Beta Fornacis

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β Fornacis
Observation data
Epoch J2000.0      Equinox J2000.0 (ICRS)
Constellation Fornax
Right ascension 02h 49m 05.41885s[1]
Declination −32° 24′ 21.2319″[1]
Apparent magnitude (V) 4.46[2]
Characteristics
Spectral type G8 III[3]
U−B color index +0.69[2]
B−V color index +0.99[2]
R−I color index +0.54
Astrometry
Radial velocity (Rv) +16.8[4] km/s
Proper motion (μ) RA: +86.01[1] mas/yr
Dec.: +158.81[1] mas/yr
Parallax (π) 18.89 ± 0.26[1] mas
Distance 173 ± 2 ly
(52.9 ± 0.7 pc)
Details[5]
Mass 1.53 M
Radius 11.02 R
Luminosity 55.8 L
Surface gravity (log g) 2.45 cgs
Temperature 4,820 K
Metallicity [Fe/H] −0.37±0.08 dex
Rotational velocity (v sin i) 2.19 km/s
Other designations
β For, CD−32° 1025, FK5 101, HD 17652, HIP 13147, HR 841, NLTT 9066, SAO 193931, WDS 02491-3224A.[6]
Database references
SIMBAD data

Beta Fornacis (Beta For, β Fornacis, β For) is the Bayer designation for a solitary[7] star in the southern constellation of Fornax. It is visible to the naked eye with an apparent visual magnitude of 4.46.[2] Based upon an annual parallax shift of 18.89 mas,[1] it is located around 173 light years away from the Sun. At that distance, the visual magnitude is reduced by an interstellar extinction factor of 0.1.[5]

This is an evolved, G-type giant star with a stellar classification of G8 III.[3] It is a red clump giant, which means it has undergone helium flash and is currently generating energy through the fusion of helium at its core.[8] The star has an estimated 1.53 times the mass of the Sun and has expanded to 11 times the Sun's radius. It is radiating over 55 times the solar luminosity from its outer atmosphere at an effective temperature of 4,820 K.[5]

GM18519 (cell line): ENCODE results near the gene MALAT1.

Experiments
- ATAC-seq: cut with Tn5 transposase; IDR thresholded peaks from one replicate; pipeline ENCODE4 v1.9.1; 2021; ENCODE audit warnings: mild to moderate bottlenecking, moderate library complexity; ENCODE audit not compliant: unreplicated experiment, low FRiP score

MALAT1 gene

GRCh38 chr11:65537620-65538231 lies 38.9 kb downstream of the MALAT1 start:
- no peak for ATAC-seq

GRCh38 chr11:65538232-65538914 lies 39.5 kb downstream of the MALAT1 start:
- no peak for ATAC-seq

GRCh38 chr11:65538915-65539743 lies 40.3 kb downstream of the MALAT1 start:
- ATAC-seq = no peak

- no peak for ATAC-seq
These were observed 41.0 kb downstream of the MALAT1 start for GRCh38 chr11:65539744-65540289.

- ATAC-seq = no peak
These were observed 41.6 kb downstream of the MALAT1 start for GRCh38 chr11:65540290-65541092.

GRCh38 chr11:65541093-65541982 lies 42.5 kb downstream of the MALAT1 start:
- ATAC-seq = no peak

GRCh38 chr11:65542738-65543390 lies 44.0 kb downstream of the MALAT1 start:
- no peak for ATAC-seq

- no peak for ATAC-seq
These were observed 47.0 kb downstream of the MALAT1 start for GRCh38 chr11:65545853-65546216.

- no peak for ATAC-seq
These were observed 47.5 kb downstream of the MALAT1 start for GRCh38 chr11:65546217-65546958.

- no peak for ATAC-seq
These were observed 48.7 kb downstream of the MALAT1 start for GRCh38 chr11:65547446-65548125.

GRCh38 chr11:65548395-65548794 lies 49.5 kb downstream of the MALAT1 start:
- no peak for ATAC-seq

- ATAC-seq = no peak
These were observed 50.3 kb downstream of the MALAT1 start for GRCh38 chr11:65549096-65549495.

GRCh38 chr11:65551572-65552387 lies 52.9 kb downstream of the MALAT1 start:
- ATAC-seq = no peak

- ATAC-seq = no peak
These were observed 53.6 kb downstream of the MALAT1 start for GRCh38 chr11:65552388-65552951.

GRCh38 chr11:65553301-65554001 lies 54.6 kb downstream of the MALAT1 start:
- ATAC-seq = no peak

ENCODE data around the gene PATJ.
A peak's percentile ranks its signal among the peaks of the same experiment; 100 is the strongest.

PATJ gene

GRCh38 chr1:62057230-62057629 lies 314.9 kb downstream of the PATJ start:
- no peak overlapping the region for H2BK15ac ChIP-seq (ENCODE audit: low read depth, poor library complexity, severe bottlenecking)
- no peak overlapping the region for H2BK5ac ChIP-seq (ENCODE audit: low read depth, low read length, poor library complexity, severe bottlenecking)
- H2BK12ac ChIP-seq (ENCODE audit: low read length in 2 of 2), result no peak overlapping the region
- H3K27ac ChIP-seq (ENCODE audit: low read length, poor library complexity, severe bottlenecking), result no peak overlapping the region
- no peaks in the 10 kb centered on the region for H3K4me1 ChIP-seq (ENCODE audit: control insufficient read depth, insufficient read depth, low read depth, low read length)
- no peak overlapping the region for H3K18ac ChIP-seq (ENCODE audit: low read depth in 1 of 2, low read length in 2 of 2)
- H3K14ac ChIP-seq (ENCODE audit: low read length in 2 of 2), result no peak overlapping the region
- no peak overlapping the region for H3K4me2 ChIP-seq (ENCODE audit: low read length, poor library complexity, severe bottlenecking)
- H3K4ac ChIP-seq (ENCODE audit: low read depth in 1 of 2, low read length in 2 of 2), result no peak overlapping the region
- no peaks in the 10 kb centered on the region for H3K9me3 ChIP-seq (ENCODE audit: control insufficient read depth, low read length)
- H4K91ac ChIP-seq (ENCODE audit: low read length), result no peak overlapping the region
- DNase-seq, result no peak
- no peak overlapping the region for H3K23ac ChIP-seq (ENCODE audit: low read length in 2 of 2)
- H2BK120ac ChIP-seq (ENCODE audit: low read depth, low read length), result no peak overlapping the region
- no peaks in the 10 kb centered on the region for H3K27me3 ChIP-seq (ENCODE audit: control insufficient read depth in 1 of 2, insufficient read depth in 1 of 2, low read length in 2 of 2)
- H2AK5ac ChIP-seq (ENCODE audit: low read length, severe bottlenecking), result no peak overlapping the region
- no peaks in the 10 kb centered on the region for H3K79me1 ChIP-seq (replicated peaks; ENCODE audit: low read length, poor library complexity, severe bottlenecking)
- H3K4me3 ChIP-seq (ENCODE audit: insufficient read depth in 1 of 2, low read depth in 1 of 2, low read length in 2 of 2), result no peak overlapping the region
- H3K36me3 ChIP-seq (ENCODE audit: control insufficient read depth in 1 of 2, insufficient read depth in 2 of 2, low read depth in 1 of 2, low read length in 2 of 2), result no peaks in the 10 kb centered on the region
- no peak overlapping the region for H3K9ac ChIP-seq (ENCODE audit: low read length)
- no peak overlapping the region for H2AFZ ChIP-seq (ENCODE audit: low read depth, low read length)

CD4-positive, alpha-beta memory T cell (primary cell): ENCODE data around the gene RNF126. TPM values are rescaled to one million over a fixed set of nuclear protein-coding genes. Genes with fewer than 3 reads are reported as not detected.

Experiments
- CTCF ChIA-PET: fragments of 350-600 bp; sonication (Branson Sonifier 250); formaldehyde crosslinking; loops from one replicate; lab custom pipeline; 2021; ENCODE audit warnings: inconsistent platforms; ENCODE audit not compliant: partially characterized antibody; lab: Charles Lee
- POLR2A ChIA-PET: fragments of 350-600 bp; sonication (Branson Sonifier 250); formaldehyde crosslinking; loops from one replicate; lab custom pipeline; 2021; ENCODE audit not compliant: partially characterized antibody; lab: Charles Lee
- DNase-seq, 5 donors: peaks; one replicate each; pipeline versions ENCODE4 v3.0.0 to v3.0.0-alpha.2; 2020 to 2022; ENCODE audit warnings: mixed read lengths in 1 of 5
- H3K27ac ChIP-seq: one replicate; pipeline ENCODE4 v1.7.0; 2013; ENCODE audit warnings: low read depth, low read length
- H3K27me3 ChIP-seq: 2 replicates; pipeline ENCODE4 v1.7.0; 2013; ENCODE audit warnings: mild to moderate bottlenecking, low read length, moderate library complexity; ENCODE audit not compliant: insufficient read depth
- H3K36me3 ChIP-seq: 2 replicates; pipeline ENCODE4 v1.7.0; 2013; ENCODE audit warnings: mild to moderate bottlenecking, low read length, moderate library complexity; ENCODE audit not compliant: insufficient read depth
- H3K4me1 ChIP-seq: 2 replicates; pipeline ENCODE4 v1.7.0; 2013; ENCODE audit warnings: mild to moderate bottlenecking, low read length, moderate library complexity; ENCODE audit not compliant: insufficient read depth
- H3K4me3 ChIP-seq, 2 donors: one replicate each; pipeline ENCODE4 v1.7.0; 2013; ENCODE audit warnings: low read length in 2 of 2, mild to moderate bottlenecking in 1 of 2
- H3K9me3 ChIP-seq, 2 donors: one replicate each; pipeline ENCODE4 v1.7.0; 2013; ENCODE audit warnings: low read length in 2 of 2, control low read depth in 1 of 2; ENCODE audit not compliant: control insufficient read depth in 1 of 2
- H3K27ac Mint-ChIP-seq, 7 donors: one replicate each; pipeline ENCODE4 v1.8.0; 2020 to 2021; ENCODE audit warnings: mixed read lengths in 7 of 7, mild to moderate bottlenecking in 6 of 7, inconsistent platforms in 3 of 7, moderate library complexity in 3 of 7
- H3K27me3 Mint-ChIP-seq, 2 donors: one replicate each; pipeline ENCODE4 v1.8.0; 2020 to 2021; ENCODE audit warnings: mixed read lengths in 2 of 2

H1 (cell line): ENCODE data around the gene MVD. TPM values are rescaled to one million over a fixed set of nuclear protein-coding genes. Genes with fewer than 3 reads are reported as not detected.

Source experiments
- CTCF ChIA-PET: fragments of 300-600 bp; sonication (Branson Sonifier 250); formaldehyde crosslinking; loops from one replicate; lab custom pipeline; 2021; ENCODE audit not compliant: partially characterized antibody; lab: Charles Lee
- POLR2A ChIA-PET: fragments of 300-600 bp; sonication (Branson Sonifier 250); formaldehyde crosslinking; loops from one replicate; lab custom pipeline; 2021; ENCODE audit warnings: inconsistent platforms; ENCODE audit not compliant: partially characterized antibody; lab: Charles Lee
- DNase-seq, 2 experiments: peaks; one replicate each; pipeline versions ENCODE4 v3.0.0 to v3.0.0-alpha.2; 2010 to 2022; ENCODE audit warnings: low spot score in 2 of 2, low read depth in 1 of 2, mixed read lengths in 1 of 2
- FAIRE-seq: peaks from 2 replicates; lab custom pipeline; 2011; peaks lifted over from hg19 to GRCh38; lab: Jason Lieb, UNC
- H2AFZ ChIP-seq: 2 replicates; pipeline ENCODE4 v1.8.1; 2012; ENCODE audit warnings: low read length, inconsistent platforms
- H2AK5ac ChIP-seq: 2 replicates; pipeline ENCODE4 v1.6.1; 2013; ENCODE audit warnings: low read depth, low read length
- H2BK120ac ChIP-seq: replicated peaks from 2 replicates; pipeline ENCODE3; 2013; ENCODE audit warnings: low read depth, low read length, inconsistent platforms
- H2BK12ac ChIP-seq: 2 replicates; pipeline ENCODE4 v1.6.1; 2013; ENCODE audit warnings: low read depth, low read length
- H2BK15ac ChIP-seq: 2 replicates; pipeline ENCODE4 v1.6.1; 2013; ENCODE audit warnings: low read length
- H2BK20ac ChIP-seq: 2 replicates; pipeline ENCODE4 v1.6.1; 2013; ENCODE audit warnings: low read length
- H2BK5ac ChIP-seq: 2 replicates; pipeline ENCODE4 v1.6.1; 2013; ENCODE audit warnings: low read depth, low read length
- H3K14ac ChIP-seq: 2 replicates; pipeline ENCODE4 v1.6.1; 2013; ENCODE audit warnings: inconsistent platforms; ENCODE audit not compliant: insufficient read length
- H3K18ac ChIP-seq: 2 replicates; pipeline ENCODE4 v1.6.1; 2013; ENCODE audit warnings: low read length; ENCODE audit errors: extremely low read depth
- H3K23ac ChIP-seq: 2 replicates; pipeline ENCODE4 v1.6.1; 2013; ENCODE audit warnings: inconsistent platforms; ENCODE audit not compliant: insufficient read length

Beta Fornacis has a visual companion, CCDM J02491-3224B, which has an apparent visual magnitude of approximately 14.0. As of 1928, it lay at an angular separation of 4.80 arc seconds along a position angle of 67°.[9] Located around three degrees to the southwest is the globular cluster NGC 1049.[10]

References[edit]

  1. ^ a b c d e f van Leeuwen, F. (2007), "Validation of the new Hipparcos reduction", Astronomy and Astrophysics, 474 (2): 653–664, arXiv:0708.1752Freely accessible, Bibcode:2007A&A...474..653V, doi:10.1051/0004-6361:20078357. 
  2. ^ a b c d Johnson, H. L.; et al. (1999), "UBVRIJKL photometry of the bright stars", Commission Lunar and Planetary Laboratory, 4: 99, Bibcode:1966CoLPL...4...99J. 
  3. ^ a b Houk, Nancy (1979), Michigan catalogue of two-dimensional spectral types for the HD stars, 3, Ann Arbor, Michigan: Dept. of Astronomy, University of Michigan, Bibcode:1982MSS...C03....0H. 
  4. ^ Wilson, Ralph Elmer (1953), General Catalogue of Stellar Radial Velocities, Washington: Carnegie Institution of Washington, Bibcode:1953GCRV..C......0W. 
  5. ^ a b c Jones, M. I.; et al. (2011), "Study of the impact of the post-MS evolution of the host star on the orbits of close-in planets", Astronomy & Astrophysics, 536: A71, arXiv:1110.6459Freely accessible, Bibcode:2011A&A...536A..71J, doi:10.1051/0004-6361/201117887. 
  6. ^ "* bet For". SIMBAD. Centre de données astronomiques de Strasbourg. Retrieved 2017-01-21. 
  7. ^ Eggleton, P. P.; Tokovinin, A. A. (September 2008), "A catalogue of multiplicity among bright stellar systems", Monthly Notices of the Royal Astronomical Society, 389 (2): 869–879, arXiv:0806.2878Freely accessible, Bibcode:2008MNRAS.389..869E, doi:10.1111/j.1365-2966.2008.13596.x. 
  8. ^ Kubiak, M.; McWilliam, A.; Udalski, A.; Gorski, K. (June 2002), "Metal Abundance of Red Clump Stars in Baade's Window", Acta Astronomica, 52: 159−175, Bibcode:2002AcA....52..159K. 
  9. ^ Mason, B. D.; et al. (2014), "The Washington Visual Double Star Catalog", The Astronomical Journal, 122: 3466–3471, Bibcode:2001AJ....122.3466M, doi:10.1086/323920. 
  10. ^ Plotner, Tammy (2007), The Night Sky Companion: A Yearly Guide to Sky-Watching 2008-2009, The Patrick Moore Practical Astronomy Series, Springer Science & Business Media, p. 617, ISBN 0387716092.